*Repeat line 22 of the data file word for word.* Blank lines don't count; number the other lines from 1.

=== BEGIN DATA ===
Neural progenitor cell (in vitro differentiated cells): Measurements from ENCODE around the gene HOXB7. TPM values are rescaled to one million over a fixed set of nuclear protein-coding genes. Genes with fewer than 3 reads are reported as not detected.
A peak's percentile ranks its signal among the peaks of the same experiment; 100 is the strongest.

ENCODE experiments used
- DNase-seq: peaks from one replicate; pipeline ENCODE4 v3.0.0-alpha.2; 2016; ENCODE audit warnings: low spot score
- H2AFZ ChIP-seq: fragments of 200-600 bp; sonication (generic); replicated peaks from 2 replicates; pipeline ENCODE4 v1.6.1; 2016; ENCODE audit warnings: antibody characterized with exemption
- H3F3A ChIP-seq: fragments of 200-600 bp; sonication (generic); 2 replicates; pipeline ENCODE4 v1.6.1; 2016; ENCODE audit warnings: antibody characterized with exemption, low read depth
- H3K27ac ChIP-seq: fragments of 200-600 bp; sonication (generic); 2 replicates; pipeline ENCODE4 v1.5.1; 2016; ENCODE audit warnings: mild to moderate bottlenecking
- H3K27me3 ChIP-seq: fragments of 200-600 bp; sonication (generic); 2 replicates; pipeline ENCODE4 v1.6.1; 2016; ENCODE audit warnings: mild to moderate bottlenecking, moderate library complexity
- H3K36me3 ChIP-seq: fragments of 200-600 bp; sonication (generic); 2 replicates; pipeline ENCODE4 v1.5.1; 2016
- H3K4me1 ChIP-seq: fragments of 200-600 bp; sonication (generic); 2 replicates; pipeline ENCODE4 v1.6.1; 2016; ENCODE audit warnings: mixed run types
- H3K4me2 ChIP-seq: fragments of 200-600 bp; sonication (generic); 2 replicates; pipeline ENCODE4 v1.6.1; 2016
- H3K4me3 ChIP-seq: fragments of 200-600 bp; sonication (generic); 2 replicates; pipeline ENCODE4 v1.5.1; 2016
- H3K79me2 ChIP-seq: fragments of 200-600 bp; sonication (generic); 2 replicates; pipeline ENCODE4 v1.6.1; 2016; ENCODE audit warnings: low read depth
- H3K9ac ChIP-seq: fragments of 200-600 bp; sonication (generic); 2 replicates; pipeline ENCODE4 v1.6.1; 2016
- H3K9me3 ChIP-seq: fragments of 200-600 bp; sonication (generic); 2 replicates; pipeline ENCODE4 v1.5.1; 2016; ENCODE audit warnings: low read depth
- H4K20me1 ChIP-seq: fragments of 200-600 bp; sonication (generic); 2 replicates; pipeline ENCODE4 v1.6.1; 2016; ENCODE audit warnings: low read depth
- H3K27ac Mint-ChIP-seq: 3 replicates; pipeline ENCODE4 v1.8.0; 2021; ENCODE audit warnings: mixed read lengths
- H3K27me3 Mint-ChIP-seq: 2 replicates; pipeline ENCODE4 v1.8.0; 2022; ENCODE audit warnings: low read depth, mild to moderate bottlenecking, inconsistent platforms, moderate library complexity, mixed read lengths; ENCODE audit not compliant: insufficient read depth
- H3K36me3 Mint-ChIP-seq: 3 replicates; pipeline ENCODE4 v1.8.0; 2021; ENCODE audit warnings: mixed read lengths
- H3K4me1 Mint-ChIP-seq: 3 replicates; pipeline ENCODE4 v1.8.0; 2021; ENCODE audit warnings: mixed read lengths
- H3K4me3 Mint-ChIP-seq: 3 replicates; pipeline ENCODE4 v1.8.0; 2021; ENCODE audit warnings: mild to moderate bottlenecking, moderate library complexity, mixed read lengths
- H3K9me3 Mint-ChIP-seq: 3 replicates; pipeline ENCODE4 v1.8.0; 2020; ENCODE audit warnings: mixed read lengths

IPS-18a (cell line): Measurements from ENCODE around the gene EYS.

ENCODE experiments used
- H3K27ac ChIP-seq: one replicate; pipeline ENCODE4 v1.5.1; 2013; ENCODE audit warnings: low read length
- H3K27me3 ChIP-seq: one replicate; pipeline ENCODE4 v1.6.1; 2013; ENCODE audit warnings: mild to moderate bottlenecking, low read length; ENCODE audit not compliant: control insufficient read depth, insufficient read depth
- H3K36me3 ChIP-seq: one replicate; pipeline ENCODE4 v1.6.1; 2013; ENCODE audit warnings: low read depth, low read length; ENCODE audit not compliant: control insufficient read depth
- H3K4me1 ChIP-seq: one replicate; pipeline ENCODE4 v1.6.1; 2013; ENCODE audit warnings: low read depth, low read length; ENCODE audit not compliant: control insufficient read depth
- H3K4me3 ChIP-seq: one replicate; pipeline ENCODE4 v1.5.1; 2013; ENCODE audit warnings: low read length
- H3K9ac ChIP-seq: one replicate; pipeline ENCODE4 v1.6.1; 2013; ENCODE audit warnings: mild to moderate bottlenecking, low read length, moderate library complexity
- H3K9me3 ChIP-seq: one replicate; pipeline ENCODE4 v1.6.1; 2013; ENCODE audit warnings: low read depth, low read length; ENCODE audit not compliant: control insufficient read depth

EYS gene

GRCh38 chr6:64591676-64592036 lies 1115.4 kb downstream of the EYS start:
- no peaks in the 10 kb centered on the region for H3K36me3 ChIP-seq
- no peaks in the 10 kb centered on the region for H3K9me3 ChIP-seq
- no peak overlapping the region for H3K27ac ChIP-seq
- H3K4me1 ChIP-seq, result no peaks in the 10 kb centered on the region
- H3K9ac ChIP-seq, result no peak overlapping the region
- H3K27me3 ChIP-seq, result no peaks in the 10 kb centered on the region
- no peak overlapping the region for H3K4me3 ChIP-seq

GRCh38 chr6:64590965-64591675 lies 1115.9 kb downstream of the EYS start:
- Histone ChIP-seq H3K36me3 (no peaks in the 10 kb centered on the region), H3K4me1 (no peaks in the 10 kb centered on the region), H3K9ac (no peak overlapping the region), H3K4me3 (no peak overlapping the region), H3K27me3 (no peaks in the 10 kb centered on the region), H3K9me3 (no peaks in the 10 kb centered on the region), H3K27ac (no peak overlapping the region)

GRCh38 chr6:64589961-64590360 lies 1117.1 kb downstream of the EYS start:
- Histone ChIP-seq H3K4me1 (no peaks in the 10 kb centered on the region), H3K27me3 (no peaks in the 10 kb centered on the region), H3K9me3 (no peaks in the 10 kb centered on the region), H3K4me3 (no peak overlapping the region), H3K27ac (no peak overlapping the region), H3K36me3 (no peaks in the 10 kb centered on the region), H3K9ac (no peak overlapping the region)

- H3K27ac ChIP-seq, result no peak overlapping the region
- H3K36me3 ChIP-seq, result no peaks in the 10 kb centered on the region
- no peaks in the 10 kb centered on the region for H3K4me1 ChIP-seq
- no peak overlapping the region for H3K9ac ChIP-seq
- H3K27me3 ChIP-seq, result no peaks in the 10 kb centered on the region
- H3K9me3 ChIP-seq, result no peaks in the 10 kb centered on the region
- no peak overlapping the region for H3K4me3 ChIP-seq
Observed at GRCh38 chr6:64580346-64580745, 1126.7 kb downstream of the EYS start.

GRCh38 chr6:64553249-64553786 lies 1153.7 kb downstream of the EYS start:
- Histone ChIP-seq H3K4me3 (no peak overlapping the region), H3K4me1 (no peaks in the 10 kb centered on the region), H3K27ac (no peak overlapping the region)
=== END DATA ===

- H3K9me3 Mint-ChIP-seq: 3 replicates; pipeline ENCODE4 v1.8.0; 2020; ENCODE audit warnings: mixed read lengths